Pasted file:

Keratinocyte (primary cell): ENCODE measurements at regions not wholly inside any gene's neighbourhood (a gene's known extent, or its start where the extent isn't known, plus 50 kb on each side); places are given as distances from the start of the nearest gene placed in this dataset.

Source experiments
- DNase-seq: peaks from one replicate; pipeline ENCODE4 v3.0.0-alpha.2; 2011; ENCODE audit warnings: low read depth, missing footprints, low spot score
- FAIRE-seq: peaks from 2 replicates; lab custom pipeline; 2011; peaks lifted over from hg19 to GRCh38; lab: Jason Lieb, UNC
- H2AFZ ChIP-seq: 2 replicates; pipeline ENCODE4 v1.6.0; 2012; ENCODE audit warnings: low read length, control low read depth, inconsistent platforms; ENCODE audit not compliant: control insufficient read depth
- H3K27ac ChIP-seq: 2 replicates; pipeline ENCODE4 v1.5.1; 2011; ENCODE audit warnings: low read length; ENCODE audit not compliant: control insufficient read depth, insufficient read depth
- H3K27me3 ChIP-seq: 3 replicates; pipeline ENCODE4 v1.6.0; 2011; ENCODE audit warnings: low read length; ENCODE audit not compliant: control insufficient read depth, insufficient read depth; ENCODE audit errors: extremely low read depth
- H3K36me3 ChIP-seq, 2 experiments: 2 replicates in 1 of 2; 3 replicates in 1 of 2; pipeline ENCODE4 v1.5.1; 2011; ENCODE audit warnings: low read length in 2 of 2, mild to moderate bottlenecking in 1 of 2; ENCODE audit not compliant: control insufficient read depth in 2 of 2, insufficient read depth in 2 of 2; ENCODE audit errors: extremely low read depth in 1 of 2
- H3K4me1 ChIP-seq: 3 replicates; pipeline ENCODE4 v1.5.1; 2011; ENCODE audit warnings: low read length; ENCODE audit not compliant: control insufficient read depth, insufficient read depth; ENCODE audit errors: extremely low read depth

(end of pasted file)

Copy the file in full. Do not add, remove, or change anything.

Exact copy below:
Keratinocyte (primary cell): ENCODE measurements at regions not wholly inside any gene's neighbourhood (a gene's known extent, or its start where the extent isn't known, plus 50 kb on each side); places are given as distances from the start of the nearest gene placed in this dataset.

Source experiments
- DNase-seq: peaks from one replicate; pipeline ENCODE4 v3.0.0-alpha.2; 2011; ENCODE audit warnings: low read depth, missing footprints, low spot score
- FAIRE-seq: peaks from 2 replicates; lab custom pipeline; 2011; peaks lifted over from hg19 to GRCh38; lab: Jason Lieb, UNC
- H2AFZ ChIP-seq: 2 replicates; pipeline ENCODE4 v1.6.0; 2012; ENCODE audit warnings: low read length, control low read depth, inconsistent platforms; ENCODE audit not compliant: control insufficient read depth
- H3K27ac ChIP-seq: 2 replicates; pipeline ENCODE4 v1.5.1; 2011; ENCODE audit warnings: low read length; ENCODE audit not compliant: control insufficient read depth, insufficient read depth
- H3K27me3 ChIP-seq: 3 replicates; pipeline ENCODE4 v1.6.0; 2011; ENCODE audit warnings: low read length; ENCODE audit not compliant: control insufficient read depth, insufficient read depth; ENCODE audit errors: extremely low read depth
- H3K36me3 ChIP-seq, 2 experiments: 2 replicates in 1 of 2; 3 replicates in 1 of 2; pipeline ENCODE4 v1.5.1; 2011; ENCODE audit warnings: low read length in 2 of 2, mild to moderate bottlenecking in 1 of 2; ENCODE audit not compliant: control insufficient read depth in 2 of 2, insufficient read depth in 2 of 2; ENCODE audit errors: extremely low read depth in 1 of 2
- H3K4me1 ChIP-seq: 3 replicates; pipeline ENCODE4 v1.5.1; 2011; ENCODE audit warnings: low read length; ENCODE audit not compliant: control insufficient read depth, insufficient read depth; ENCODE audit errors: extremely low read depth